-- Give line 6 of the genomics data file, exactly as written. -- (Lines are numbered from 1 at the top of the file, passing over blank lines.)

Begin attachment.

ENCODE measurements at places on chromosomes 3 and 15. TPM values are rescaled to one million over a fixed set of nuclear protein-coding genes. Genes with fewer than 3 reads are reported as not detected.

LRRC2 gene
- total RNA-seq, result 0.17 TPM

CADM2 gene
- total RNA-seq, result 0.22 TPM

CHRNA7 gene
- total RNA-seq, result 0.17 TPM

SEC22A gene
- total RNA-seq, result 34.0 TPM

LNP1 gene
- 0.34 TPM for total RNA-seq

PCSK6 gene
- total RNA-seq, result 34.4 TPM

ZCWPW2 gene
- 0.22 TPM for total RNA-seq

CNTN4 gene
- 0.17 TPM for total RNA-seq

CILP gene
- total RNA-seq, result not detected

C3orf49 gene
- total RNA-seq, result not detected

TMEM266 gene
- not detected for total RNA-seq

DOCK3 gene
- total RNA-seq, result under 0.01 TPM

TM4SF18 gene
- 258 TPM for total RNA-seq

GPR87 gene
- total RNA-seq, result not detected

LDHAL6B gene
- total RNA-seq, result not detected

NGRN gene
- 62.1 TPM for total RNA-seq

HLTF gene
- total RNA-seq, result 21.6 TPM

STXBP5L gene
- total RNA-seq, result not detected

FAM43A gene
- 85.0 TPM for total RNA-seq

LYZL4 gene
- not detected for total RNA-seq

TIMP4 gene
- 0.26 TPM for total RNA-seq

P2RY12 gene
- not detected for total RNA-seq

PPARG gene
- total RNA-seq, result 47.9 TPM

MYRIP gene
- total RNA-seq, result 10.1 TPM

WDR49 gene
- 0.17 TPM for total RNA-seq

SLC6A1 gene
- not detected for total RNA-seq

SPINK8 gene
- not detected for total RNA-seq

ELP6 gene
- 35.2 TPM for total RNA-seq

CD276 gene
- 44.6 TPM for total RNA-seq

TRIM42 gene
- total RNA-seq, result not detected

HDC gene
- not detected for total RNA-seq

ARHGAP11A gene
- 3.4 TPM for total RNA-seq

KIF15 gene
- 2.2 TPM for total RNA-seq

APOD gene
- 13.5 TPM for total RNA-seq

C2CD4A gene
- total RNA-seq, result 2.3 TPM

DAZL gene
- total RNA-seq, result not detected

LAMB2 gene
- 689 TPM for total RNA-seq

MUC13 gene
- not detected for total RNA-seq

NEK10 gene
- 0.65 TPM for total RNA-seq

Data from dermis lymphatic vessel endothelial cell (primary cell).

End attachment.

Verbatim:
CHRNA7 gene